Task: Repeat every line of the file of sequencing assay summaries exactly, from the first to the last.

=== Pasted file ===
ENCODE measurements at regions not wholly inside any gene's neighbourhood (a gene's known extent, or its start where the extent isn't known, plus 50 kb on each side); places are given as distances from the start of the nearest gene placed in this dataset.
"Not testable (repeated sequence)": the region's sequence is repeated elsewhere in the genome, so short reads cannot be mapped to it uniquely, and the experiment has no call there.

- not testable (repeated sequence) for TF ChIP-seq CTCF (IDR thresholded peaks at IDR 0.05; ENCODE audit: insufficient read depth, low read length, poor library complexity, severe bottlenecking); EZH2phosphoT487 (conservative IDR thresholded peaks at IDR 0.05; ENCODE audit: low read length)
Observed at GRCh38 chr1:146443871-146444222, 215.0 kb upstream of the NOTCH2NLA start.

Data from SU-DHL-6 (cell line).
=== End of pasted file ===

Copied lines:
ENCODE measurements at regions not wholly inside any gene's neighbourhood (a gene's known extent, or its start where the extent isn't known, plus 50 kb on each side); places are given as distances from the start of the nearest gene placed in this dataset.
"Not testable (repeated sequence)": the region's sequence is repeated elsewhere in the genome, so short reads cannot be mapped to it uniquely, and the experiment has no call there.

- not testable (repeated sequence) for TF ChIP-seq CTCF (IDR thresholded peaks at IDR 0.05; ENCODE audit: insufficient read depth, low read length, poor library complexity, severe bottlenecking); EZH2phosphoT487 (conservative IDR thresholded peaks at IDR 0.05; ENCODE audit: low read length)
Observed at GRCh38 chr1:146443871-146444222, 215.0 kb upstream of the NOTCH2NLA start.

Data from SU-DHL-6 (cell line).